PEARL HARBOR, Hawaii: US President Barack Obama and Japanese Prime Minister Shinzo Abe visited Pearl Harbor to pay homage to the victims of Japan’s 1941 bombing here, which killed more than 2,400 Americans and drew the US into World War II.
Both the leaders laid a wreath of peace lilies at the wall of the USS Arizona memorial that is etched with the names of the fallen U.S. service members.
Abe’s visit is the first ever by any sitting Japanese prime minister to the memorial. In May Obama visited the Japanese city of Hiroshima, which was also the first by a sitting U.S. president.
Abe struck a theme in his remarks similar to Mr. Obama’s in Hiroshima—acknowledging the suffering from Japan’s surprise attack and calling Pearl Harbor a symbol of reconciliation between the two countries, but stopping short of an apology.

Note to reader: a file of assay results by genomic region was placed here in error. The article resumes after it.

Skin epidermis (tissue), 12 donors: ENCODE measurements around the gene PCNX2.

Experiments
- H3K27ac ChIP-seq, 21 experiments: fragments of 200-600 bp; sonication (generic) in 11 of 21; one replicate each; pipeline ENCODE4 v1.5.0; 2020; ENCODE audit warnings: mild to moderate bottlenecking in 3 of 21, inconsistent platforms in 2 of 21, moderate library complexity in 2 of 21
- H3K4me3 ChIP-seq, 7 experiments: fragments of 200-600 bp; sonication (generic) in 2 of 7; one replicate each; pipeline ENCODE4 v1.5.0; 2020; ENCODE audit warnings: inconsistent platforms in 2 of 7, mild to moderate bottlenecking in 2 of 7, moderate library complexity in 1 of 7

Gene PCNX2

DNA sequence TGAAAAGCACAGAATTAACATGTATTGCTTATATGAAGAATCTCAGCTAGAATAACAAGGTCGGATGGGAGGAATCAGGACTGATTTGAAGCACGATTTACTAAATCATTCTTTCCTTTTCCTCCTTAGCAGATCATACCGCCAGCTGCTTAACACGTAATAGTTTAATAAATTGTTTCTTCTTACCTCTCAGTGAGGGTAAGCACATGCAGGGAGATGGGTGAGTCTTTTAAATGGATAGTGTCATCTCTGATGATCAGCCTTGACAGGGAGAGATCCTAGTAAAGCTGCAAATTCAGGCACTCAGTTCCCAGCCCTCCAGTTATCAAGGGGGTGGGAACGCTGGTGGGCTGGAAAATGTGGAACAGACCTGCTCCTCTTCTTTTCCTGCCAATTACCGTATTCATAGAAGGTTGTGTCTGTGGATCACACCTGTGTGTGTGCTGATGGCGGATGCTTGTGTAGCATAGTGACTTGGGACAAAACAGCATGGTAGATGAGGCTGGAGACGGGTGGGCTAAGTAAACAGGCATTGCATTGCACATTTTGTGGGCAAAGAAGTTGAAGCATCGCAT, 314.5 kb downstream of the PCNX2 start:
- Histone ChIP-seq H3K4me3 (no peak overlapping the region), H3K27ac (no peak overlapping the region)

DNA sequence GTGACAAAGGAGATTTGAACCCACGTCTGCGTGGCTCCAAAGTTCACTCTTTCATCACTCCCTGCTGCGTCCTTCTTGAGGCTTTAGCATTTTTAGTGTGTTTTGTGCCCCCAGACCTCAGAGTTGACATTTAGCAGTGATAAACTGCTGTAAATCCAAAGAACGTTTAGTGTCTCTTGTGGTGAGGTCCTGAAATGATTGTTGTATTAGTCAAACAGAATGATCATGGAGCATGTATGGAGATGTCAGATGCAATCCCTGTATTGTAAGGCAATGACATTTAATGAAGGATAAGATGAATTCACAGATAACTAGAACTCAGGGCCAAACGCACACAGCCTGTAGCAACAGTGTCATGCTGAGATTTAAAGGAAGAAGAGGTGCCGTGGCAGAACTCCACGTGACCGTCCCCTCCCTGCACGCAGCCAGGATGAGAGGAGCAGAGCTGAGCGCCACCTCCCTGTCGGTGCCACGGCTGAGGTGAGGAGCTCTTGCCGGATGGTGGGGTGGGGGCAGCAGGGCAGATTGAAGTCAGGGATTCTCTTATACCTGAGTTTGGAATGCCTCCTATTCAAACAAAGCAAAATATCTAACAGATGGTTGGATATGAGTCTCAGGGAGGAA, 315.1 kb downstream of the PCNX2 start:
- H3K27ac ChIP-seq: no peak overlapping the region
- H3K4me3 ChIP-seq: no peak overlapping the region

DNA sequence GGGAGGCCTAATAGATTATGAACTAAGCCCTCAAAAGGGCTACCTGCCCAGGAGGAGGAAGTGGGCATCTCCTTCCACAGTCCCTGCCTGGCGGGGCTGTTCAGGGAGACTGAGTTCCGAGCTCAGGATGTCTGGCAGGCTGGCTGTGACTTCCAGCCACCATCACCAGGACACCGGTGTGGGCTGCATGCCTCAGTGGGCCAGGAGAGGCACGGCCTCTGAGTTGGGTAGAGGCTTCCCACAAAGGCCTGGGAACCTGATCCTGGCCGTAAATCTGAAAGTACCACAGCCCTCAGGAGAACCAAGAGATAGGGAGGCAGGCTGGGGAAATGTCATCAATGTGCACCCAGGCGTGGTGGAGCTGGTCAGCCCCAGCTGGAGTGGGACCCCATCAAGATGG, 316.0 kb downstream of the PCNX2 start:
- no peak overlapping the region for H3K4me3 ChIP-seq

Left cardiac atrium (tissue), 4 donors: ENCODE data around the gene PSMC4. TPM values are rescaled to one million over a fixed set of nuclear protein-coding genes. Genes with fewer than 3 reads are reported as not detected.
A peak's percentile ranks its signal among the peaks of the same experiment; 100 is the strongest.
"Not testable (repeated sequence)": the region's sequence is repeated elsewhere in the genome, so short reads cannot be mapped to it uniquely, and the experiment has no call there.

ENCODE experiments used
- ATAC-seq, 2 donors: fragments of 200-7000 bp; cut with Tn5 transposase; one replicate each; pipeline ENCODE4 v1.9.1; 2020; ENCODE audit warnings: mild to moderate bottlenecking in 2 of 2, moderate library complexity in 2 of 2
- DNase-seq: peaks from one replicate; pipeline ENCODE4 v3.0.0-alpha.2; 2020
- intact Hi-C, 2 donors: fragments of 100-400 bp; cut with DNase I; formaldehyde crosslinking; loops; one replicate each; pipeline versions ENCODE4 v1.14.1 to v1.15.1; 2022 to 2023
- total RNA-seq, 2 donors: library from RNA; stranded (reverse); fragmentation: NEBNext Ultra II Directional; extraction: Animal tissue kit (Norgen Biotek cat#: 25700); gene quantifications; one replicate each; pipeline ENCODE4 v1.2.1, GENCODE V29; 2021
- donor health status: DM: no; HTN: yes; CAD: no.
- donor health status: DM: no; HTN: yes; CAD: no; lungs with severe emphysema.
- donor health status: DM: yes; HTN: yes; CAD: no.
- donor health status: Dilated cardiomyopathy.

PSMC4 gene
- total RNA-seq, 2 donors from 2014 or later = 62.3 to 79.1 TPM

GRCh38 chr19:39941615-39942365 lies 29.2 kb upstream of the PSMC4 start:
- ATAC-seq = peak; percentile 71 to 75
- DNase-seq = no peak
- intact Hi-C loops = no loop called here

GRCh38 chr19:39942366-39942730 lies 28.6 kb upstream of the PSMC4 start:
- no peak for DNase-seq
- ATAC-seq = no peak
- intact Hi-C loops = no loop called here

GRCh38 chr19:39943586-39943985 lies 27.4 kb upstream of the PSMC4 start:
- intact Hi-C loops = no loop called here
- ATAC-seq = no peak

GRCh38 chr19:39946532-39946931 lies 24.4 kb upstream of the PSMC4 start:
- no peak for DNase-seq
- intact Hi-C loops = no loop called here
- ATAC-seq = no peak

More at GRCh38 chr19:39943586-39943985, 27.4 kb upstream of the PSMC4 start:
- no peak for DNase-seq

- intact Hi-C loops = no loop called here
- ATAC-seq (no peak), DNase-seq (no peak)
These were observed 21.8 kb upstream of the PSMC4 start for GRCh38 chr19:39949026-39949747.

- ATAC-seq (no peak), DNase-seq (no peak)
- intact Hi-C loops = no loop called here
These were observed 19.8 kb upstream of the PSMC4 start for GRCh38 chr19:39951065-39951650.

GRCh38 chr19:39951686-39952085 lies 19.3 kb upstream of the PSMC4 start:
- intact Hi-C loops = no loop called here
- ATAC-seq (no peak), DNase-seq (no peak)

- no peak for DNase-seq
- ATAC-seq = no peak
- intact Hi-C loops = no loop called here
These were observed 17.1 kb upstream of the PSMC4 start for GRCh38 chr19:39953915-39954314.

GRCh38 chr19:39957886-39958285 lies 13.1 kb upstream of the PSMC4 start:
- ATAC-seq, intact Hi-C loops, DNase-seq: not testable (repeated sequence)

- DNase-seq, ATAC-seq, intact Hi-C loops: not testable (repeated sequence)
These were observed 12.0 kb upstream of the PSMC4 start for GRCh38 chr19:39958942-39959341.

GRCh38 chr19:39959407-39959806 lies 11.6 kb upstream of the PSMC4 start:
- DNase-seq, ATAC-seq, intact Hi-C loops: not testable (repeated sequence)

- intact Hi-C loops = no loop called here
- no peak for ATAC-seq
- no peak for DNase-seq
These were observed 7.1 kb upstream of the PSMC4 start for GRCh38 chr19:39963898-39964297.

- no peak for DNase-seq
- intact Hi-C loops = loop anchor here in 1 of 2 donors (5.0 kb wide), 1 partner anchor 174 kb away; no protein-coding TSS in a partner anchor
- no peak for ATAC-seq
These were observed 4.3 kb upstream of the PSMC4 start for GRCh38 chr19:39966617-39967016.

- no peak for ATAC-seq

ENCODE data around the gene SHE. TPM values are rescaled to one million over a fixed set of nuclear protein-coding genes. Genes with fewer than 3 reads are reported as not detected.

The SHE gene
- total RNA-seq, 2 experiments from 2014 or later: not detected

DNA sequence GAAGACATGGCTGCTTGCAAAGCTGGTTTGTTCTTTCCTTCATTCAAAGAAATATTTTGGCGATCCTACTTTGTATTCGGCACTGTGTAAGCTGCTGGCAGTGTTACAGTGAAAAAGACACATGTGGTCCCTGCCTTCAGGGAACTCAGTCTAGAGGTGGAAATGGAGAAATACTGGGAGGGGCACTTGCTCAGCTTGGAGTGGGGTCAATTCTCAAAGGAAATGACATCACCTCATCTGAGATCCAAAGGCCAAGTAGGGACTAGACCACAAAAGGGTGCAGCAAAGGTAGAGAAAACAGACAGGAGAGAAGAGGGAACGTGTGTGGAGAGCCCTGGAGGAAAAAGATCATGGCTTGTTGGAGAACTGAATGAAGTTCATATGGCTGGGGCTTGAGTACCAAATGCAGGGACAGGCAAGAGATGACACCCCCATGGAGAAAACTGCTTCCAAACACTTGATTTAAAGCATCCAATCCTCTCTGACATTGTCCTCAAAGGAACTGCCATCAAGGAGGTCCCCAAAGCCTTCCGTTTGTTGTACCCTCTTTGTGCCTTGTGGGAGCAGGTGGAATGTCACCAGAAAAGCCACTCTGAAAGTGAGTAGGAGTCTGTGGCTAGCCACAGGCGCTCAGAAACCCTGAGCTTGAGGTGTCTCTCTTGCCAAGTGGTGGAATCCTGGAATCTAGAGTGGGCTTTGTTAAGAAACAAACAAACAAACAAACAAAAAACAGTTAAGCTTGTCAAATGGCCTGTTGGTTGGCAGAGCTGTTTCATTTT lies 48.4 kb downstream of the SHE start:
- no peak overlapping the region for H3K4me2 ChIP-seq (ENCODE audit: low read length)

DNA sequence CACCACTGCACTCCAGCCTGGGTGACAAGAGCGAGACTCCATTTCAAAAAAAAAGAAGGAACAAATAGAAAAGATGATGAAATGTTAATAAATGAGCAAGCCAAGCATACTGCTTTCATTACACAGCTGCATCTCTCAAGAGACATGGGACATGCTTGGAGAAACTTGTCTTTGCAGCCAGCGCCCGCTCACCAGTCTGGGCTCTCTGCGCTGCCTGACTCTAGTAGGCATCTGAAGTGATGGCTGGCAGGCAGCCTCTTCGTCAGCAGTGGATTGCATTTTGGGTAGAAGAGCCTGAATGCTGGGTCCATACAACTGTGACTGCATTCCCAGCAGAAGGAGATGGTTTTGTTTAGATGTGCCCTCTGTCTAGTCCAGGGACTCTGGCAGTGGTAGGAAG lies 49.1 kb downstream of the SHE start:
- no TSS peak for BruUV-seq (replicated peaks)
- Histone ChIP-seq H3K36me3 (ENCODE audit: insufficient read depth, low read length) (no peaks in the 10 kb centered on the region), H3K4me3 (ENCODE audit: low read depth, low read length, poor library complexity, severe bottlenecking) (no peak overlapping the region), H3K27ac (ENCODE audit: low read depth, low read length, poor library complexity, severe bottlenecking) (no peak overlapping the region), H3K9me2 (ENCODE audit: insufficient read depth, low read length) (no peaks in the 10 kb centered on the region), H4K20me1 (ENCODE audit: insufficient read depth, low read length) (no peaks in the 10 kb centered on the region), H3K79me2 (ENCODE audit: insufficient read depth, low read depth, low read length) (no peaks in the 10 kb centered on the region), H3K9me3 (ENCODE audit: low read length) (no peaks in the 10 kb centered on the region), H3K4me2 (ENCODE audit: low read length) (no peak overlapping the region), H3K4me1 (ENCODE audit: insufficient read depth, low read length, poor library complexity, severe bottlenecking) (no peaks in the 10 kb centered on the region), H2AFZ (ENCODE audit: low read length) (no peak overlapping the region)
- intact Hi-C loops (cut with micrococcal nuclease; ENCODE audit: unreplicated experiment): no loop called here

“Rest in peace precious souls of the fallen,” Abe said, standing alongside Mr. Obama on a pier across from the USS Arizona.
“As the prime minister of Japan, I offer my sincere and everlasting condolences to the souls who lost their lives here,” he said. “We must never repeat the horrors of war again.” Obama thanked Mr. Abe for his presence, calling it a “historic gesture” that “speaks to the power of reconciliation.”
“Our alliance has never been stronger,” Mr. Obama said, calling Pearl Harbor “a sacred place” for Americans.